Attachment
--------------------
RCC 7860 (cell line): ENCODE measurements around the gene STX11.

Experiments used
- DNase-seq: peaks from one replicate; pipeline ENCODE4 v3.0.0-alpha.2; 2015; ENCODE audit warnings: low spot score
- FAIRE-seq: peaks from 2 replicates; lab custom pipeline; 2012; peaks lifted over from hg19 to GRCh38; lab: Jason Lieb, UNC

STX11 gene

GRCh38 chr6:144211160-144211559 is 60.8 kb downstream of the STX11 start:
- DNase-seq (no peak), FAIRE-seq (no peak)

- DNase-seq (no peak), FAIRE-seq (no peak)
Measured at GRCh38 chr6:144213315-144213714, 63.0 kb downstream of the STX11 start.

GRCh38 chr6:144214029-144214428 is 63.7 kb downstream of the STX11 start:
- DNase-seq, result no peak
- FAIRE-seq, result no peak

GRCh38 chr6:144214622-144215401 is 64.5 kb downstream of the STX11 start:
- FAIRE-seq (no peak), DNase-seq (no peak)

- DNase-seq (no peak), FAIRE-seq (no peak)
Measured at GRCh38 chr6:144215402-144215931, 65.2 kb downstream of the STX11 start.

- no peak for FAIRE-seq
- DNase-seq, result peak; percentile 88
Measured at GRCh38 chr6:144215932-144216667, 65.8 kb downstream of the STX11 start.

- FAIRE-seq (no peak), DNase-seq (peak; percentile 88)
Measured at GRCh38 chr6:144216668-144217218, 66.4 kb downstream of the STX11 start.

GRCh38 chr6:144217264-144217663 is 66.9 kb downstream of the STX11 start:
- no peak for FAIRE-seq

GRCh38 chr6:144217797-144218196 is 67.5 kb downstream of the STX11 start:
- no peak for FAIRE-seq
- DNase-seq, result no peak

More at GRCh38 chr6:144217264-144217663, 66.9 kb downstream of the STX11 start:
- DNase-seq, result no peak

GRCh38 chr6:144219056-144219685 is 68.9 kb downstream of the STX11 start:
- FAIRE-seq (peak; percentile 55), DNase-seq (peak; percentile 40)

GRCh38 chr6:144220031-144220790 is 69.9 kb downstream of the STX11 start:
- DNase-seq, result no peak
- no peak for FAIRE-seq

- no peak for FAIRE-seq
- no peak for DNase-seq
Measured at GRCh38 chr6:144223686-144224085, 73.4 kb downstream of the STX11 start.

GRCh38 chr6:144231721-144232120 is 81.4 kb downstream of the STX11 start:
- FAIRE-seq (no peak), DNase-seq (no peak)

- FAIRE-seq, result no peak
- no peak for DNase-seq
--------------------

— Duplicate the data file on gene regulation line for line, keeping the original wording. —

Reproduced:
RCC 7860 (cell line): ENCODE measurements around the gene STX11.

Experiments used
- DNase-seq: peaks from one replicate; pipeline ENCODE4 v3.0.0-alpha.2; 2015; ENCODE audit warnings: low spot score
- FAIRE-seq: peaks from 2 replicates; lab custom pipeline; 2012; peaks lifted over from hg19 to GRCh38; lab: Jason Lieb, UNC

STX11 gene

GRCh38 chr6:144211160-144211559 is 60.8 kb downstream of the STX11 start:
- DNase-seq (no peak), FAIRE-seq (no peak)

- DNase-seq (no peak), FAIRE-seq (no peak)
Measured at GRCh38 chr6:144213315-144213714, 63.0 kb downstream of the STX11 start.

GRCh38 chr6:144214029-144214428 is 63.7 kb downstream of the STX11 start:
- DNase-seq, result no peak
- FAIRE-seq, result no peak

GRCh38 chr6:144214622-144215401 is 64.5 kb downstream of the STX11 start:
- FAIRE-seq (no peak), DNase-seq (no peak)

- DNase-seq (no peak), FAIRE-seq (no peak)
Measured at GRCh38 chr6:144215402-144215931, 65.2 kb downstream of the STX11 start.

- no peak for FAIRE-seq
- DNase-seq, result peak; percentile 88
Measured at GRCh38 chr6:144215932-144216667, 65.8 kb downstream of the STX11 start.

- FAIRE-seq (no peak), DNase-seq (peak; percentile 88)
Measured at GRCh38 chr6:144216668-144217218, 66.4 kb downstream of the STX11 start.

GRCh38 chr6:144217264-144217663 is 66.9 kb downstream of the STX11 start:
- no peak for FAIRE-seq

GRCh38 chr6:144217797-144218196 is 67.5 kb downstream of the STX11 start:
- no peak for FAIRE-seq
- DNase-seq, result no peak

More at GRCh38 chr6:144217264-144217663, 66.9 kb downstream of the STX11 start:
- DNase-seq, result no peak

GRCh38 chr6:144219056-144219685 is 68.9 kb downstream of the STX11 start:
- FAIRE-seq (peak; percentile 55), DNase-seq (peak; percentile 40)

GRCh38 chr6:144220031-144220790 is 69.9 kb downstream of the STX11 start:
- DNase-seq, result no peak
- no peak for FAIRE-seq

- no peak for FAIRE-seq
- no peak for DNase-seq
Measured at GRCh38 chr6:144223686-144224085, 73.4 kb downstream of the STX11 start.

GRCh38 chr6:144231721-144232120 is 81.4 kb downstream of the STX11 start:
- FAIRE-seq (no peak), DNase-seq (no peak)

- FAIRE-seq, result no peak
- no peak for DNase-seq